Tuesday, August 24, 2010

Downtime


Ok, I'm a techie. I've worked with systems for over 35 years so I know a little. Because of this, I read, with a bit of bemusement,  this little gem from the NY Times titled Digital Devices Deprive Brain of Needed Downtime, something I have known about for some quite time.

Digital devices, particularly smart phones, are time killers to the max. They are fun and addictive as I have come to find out with my Droid, a time killer supreme (iPhone, Blackberry, HTC, the list goes on and on and on.) as it is the first computer you take with you EVERYWHERE, begging to be attended to without regard for you or your grey matter but...

without recharging your brain, the creative act doesn't happen. Without sleep or breaks from digital noise or constant concentration to said smart phone (or any other system), the brain cannot create. It's similar to the lack of sleep, without it, we die. The same inability to get away from the vagaries of the world (via day dreaming etc.) also applies to work. Without respite, nothing of worth gets done.

"Almost certainly, downtime lets the brain go over experiences it’s had, solidify them and turn them into permanent long-term memories,” said Loren Frank, assistant professor in the department of physiology at the university, where he specializes in learning and memory. He said he believed that when the brain was constantly stimulated, “you prevent this learning process.”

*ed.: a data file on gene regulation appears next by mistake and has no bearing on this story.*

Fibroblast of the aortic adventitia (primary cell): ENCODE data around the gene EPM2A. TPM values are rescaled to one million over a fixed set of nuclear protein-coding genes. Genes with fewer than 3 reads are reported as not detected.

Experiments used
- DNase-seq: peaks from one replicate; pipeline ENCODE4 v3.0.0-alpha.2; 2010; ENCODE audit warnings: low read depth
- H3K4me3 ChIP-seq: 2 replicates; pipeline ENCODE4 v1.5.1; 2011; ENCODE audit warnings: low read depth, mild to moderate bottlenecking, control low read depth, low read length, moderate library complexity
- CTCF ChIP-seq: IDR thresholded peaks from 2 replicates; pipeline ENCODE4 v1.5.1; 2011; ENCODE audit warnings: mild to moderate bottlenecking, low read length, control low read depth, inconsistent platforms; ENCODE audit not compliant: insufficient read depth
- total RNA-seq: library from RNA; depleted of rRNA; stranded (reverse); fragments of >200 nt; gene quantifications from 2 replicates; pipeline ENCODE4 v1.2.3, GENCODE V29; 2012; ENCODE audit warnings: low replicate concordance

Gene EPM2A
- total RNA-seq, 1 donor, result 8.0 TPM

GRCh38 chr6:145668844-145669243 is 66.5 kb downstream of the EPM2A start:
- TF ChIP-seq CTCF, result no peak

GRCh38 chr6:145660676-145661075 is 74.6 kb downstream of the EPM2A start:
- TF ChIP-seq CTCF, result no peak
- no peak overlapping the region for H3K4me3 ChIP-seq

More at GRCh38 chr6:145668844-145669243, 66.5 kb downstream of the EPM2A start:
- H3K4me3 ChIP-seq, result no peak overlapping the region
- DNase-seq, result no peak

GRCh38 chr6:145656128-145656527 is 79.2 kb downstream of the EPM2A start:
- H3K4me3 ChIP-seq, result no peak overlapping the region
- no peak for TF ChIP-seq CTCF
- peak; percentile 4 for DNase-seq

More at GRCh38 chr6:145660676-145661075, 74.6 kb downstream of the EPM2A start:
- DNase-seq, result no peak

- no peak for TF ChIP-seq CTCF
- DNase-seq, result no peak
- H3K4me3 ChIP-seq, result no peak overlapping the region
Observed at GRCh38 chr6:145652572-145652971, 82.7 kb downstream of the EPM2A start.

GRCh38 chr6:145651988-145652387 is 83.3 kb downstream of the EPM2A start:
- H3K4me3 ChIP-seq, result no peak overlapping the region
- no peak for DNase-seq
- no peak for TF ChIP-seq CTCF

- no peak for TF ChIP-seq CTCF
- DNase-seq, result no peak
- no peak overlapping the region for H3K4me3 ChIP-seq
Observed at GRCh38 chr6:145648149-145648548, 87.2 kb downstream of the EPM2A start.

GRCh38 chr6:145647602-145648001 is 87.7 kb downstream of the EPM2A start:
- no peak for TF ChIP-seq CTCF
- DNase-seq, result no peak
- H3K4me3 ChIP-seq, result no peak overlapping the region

At the University of Michigan, a study found that people learned significantly better after a walk in nature than after a walk in a dense urban environment, suggesting that processing a barrage of information leaves people fatigued.


Even though people feel entertained, even relaxed, when they multitask while exercising, or pass a moment at the bus stop by catching a quick video clip, they might be taxing their brains, scientists say.


“People think they’re refreshing themselves, but they’re fatiguing themselves,” said Marc Berman, a University of Michigan neuroscientist.

After reading this, one readily sees how never ending interaction with systems turns people into really boring entities unable to think in innovative ways. (Texting or iPod equipped with earbuds come to mind here.) How do I know this? From direct experience as tech is very seductive, a seeming escape from reality but not really.

From that perspective, I cycle, without anything electronic on the bike, just gears, tires, wheels and bike frame, rolling sculpture technical to the max but nary a gadget in place telling me my speed, heart rate or power output per pedal stroke, esoteric data I don't need while being in the world but not of it.

Sounds like Zen doesn't it?
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